Freedom of London: Streets paved with gold
The Freedom of London was once a licence to print money. These days it's yours for just £25. Samuel Muston visits the Guildhall to discover why
Wednesday 30 March 2011
Should she feel like it, Barbara Windsor can drive a flock of sheep across London Bridge without fear of rustling up trouble with the authorities. The explorer David Hempleman-Adams has the option of a silken rope if ever he finds himself convicted of a capital crime. Jimmy Choo, on the other hand, is well within his rights to go about the City of London with a sword out of its scabbard. Why does this trio – an actor, adventurer and stiletto-maker – have licence to indulge in such odd activities on London's streets?
The answer is that they have all made a trip to London's Guildhall, 600-years old this month, paid a small fee and been granted the Freedom of the City, along with the host of ancient privileges that go with it.
London is unique among the great cities of the world, in that the freedom of its highways and byways isn't some grand honour bestowed on the great and noteworthy. It is an ancient trading right. While the freedom of New York gives you all sorts of rights and heaps of prestige, the freedom of London's Square Mile gives you the right to take your livestock across one of the city's bridges without paying a toll, sell a haunch of venison between Ludgate and Aldgate and set up a market stall in an officially inconvenient spot.
According to Murray Craig, the 37th clerk of the Chamberlain's Court and the man who carries out the daily freedom ceremonies, the "honour" is more like a professional accolade, such as becoming a chartered accountant.
He says: "From the Dark Ages to the latter days of Queen Victoria's reign, the city was dominated by about 100 guilds which had monopolies on trade within the city's walls. So if you wanted to be a butcher, the council insisted you join the Guild of Butchers, and so on. And to join these you first had to be free; that is, free of a feudal overlord, and as there weren't enough freemen around to fill gaps left in the professions by the crusades, the council started to sell the right to be one in 1237. John Wilkes, an 18th-century Chamberlain, used to say at each ceremony: 'I give you the gift of joy' because it was really a licence to make money. To have the Freedom of the City is to be a guildsman. Trade and the freedom were intimately connected from the very beginning."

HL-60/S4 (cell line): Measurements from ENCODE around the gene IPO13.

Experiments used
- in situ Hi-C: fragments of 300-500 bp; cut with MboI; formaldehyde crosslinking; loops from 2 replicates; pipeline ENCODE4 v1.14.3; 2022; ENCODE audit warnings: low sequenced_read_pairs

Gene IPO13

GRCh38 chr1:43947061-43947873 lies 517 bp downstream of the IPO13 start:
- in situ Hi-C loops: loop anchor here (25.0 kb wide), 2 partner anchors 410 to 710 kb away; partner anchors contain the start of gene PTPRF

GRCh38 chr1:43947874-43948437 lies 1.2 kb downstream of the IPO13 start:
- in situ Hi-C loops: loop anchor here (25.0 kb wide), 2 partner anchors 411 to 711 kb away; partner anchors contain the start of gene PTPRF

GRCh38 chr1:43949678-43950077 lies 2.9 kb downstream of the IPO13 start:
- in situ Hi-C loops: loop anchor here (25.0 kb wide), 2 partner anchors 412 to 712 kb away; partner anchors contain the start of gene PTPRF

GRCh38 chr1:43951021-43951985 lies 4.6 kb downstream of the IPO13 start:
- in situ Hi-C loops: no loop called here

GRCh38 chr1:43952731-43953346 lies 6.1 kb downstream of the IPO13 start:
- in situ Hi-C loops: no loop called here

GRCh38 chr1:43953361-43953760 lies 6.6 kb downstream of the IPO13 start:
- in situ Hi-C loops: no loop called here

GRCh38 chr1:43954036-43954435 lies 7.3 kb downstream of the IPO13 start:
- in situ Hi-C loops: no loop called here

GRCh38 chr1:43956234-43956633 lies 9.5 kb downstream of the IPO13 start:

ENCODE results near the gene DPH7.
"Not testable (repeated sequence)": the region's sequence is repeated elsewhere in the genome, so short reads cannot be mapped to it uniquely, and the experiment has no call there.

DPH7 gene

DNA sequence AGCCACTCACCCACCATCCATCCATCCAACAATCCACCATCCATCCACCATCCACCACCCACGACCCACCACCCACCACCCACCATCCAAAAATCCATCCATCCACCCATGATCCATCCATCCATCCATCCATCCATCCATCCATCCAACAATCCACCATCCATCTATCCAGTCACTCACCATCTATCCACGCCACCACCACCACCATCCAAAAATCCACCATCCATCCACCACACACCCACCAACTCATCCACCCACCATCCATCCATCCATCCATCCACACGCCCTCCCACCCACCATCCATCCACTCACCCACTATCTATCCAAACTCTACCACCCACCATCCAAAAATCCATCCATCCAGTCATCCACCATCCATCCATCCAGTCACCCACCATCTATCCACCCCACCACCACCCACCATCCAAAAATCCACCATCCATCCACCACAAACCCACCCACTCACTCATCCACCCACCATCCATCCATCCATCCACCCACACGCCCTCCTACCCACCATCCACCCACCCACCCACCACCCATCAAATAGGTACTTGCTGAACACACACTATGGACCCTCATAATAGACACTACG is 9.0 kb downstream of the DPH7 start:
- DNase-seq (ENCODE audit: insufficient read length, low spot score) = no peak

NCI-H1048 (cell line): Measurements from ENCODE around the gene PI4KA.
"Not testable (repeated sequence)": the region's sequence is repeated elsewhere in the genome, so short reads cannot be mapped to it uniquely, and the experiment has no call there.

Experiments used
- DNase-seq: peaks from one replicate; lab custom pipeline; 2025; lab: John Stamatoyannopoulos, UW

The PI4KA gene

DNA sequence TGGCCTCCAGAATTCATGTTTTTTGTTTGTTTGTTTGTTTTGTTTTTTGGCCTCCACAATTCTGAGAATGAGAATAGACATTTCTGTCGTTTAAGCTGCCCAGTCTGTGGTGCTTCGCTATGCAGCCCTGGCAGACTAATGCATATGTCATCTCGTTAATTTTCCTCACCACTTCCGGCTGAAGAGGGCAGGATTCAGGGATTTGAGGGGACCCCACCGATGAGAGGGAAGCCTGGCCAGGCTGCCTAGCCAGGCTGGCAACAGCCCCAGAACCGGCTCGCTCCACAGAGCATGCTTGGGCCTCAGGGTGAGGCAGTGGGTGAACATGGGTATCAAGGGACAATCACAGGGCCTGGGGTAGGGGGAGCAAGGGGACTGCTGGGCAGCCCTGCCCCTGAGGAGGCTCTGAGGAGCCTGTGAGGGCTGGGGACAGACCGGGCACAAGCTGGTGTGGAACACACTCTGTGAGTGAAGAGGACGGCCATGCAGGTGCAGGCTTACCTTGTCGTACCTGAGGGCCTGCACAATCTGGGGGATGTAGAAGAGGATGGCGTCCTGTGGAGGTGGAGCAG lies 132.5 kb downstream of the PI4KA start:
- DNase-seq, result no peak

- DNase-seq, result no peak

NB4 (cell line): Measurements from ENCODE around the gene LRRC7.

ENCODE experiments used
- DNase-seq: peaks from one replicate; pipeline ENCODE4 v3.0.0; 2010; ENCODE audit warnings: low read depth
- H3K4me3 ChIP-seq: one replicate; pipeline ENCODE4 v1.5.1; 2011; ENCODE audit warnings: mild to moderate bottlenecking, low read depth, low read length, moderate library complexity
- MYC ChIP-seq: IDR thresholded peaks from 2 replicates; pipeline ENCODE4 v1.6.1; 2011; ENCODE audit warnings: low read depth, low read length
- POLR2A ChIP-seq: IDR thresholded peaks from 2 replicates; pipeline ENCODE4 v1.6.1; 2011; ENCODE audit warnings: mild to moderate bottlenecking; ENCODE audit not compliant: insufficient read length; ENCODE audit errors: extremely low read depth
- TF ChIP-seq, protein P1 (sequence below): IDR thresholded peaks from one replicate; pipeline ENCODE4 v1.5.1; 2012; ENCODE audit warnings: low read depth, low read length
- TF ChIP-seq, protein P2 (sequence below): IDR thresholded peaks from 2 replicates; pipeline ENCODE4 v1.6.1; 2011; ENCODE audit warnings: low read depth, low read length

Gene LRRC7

It all began with an uncharacteristically quiescent William the Conqueror. Aware of the financial and political power of the city, he decided not to attempt to conquer it as he had the rest of England. Instead, he set about trying to win over Saxon London with concessions. In 1067 he granted the capital a special charter that gave the "vaste and fierce populace" freedom in matters of trade, exemption from serfdom and, most importantly, a dusting of self-government.
Then, as now, commerce was the beating heart of the Square Mile and the city fathers wanted it governed as such. So the guilds got together and made the most of their new-found room to manoeuvre. First, they enacted strict bylaws to exclude anyone other than themselves from trading. Then the Crusades came along and provided a remarkable opportunity. Richard I came calling for money to fund the Third Crusade. Recognising a bargain when they saw it, they exchanged a hunk of gold for a massive concession: they would be allowed to vote for a leader who would be their representative. The leader, they specified, would have to be a freeman. The office of Lord Mayor was duly created in 1189 with the draper Henry Fitz-Ailwyn taking up the ceremonial cudgel. It was this link between the freedom, trade and politics that saw it survive until today. And despite the election of the Lord Mayor being more picturesque than anything else, several thousand freemen turn up at the Guildhall every year to say "aye" or "nay" when a successor to Fitz-Ailwyn is proposed.